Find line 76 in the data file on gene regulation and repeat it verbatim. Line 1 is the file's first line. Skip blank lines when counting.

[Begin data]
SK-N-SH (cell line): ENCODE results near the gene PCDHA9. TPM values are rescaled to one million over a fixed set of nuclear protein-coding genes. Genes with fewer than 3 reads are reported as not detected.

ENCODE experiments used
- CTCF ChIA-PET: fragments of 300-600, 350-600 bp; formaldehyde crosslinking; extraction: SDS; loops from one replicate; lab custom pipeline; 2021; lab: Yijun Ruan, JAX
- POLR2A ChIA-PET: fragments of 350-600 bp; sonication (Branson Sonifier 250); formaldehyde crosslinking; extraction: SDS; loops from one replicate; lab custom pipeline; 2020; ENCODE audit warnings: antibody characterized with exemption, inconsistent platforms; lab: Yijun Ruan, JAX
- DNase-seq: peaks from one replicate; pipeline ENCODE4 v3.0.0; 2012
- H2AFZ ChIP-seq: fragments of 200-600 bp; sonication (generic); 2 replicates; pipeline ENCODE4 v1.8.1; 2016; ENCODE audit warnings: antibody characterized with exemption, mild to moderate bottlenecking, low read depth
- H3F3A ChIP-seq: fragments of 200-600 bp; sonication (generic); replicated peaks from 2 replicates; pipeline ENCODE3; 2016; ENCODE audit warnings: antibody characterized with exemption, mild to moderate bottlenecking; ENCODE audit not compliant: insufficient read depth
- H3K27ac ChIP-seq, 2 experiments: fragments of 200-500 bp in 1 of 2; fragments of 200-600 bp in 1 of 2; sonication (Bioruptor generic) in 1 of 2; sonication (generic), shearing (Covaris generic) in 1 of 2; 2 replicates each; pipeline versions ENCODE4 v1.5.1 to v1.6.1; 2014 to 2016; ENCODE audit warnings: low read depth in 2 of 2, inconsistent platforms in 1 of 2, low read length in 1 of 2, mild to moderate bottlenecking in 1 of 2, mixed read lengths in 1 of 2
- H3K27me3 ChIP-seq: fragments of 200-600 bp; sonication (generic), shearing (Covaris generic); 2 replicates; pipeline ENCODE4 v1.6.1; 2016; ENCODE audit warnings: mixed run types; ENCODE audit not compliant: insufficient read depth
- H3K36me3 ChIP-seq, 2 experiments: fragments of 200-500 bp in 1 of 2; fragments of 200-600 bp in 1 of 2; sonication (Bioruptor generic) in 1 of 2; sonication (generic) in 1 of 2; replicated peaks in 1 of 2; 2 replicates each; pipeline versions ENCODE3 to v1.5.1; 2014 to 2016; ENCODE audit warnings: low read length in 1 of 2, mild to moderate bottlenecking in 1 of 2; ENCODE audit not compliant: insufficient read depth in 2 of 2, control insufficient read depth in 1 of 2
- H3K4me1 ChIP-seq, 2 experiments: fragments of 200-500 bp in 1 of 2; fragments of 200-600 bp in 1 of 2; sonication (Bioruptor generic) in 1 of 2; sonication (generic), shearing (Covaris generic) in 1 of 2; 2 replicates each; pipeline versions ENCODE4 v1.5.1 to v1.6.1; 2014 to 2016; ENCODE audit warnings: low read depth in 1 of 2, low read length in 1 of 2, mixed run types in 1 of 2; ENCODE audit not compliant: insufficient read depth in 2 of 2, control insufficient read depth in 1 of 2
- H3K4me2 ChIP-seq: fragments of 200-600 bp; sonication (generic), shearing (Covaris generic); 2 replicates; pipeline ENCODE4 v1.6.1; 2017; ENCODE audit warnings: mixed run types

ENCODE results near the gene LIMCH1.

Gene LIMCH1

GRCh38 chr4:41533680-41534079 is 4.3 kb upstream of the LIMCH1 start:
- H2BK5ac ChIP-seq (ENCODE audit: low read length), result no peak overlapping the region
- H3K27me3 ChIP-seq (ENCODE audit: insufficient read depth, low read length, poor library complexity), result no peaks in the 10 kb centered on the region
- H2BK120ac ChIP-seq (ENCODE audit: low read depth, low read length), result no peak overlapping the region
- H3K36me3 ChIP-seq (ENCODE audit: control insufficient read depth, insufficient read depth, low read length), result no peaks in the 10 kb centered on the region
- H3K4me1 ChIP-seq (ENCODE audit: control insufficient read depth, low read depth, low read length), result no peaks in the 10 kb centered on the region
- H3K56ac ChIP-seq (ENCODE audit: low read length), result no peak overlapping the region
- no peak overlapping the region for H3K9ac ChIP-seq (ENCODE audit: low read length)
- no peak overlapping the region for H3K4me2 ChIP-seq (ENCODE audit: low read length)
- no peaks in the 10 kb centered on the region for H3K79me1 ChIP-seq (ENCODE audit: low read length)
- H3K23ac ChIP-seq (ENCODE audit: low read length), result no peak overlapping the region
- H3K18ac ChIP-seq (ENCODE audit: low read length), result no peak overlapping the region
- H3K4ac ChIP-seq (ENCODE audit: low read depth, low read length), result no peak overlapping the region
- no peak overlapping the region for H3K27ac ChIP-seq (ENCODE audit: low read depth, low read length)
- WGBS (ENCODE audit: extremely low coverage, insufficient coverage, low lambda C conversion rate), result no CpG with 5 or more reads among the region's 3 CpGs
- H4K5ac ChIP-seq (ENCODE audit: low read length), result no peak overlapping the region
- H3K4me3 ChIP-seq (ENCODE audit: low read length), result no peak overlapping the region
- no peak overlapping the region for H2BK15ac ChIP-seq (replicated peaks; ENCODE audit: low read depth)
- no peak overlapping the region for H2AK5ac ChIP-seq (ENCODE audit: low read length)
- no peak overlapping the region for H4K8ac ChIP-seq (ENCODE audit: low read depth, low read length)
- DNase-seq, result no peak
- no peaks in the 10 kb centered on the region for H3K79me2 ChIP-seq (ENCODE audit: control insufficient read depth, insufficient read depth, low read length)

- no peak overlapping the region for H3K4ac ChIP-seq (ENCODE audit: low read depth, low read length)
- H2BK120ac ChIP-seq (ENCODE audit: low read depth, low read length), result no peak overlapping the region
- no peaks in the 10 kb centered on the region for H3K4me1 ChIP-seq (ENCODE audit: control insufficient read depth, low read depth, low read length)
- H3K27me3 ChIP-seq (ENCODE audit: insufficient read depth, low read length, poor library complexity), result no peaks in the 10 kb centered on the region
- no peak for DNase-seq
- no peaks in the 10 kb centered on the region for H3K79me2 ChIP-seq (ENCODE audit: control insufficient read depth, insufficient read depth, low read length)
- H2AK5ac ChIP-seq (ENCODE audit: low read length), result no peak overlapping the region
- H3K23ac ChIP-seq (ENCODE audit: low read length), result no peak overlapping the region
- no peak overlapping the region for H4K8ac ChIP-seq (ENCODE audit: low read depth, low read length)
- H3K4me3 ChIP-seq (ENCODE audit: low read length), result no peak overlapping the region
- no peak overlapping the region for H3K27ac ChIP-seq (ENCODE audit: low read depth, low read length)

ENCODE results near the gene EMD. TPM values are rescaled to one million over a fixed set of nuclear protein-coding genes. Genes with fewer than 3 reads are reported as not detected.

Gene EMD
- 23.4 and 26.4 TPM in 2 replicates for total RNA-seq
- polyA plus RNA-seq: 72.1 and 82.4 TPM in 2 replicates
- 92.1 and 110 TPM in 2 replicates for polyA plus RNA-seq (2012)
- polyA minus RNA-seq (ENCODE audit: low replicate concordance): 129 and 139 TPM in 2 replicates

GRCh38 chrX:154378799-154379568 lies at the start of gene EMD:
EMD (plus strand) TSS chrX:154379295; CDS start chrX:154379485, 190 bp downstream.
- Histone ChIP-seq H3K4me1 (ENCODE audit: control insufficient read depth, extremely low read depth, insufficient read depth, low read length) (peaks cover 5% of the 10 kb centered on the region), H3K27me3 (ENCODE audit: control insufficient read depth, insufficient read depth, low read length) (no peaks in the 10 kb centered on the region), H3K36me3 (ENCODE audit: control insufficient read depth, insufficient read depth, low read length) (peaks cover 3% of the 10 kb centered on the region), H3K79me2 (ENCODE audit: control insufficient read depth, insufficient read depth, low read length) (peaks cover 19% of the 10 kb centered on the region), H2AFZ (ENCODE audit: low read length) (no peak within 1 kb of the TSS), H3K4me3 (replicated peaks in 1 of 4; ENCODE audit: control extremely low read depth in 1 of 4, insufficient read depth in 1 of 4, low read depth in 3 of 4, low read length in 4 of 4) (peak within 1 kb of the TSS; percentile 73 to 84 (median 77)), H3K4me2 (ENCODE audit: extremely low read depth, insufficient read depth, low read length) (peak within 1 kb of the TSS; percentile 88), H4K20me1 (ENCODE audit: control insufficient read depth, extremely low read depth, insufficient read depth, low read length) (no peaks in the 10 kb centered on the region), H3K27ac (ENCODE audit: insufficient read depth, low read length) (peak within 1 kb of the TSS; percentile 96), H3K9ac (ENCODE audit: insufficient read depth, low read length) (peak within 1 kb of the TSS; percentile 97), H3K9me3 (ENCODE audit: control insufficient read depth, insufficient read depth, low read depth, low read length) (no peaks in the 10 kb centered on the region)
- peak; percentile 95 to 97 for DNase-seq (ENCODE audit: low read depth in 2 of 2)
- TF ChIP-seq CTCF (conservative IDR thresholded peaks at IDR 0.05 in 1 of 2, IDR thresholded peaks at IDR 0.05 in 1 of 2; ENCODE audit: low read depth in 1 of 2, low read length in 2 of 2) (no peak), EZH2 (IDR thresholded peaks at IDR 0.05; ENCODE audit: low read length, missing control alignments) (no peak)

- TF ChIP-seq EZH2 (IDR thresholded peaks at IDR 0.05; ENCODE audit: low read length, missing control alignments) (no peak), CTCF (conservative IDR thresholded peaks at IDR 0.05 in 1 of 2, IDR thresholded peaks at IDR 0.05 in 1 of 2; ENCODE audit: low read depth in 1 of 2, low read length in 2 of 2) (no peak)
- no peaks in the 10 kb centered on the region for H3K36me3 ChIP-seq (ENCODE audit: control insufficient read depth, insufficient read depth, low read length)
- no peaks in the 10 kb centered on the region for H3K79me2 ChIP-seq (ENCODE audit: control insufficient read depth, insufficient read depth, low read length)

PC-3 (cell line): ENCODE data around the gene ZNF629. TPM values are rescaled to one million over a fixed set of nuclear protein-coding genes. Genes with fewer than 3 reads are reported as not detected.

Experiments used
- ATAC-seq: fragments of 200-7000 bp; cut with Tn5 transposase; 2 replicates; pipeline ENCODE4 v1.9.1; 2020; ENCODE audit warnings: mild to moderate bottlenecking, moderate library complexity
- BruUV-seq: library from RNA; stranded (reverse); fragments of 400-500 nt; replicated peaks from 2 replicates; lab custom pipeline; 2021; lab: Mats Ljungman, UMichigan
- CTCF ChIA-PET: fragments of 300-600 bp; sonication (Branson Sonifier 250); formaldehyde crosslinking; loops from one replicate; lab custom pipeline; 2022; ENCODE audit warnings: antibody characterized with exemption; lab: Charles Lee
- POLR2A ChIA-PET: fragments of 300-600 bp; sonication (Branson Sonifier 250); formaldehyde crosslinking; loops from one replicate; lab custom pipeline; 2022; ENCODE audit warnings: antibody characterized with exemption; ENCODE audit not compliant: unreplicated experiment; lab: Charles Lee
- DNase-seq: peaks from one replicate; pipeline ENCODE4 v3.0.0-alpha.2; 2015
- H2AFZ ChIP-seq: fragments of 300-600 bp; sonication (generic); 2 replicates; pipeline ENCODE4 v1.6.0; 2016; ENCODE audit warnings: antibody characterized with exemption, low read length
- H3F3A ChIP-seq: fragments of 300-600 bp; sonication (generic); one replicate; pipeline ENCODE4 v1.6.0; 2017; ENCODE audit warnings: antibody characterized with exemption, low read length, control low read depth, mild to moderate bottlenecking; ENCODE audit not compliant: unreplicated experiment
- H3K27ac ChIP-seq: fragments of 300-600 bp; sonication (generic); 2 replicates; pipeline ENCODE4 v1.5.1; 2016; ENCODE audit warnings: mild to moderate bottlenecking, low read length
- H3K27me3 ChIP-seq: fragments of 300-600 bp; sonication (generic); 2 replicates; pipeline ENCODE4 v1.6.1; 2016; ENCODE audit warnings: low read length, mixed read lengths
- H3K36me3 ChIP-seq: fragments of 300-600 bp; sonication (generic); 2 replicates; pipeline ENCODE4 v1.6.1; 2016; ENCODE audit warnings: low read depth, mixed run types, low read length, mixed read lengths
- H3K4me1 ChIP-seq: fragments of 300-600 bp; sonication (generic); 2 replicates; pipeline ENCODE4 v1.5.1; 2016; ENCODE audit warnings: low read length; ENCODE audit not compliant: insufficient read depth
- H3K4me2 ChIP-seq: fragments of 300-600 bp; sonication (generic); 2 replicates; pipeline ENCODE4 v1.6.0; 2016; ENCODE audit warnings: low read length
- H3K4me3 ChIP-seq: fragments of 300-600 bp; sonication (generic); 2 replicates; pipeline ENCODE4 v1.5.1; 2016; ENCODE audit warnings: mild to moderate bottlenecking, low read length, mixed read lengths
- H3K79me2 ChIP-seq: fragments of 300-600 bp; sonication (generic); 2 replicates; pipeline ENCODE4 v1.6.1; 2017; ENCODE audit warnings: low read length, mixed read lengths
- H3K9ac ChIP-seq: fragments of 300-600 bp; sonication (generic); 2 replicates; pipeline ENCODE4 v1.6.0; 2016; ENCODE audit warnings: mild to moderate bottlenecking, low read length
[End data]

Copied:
- H3K4me3 ChIP-seq: fragments of 300-600 bp; sonication (generic); 2 replicates; pipeline ENCODE4 v1.5.1; 2016; ENCODE audit warnings: mild to moderate bottlenecking, low read length, mixed read lengths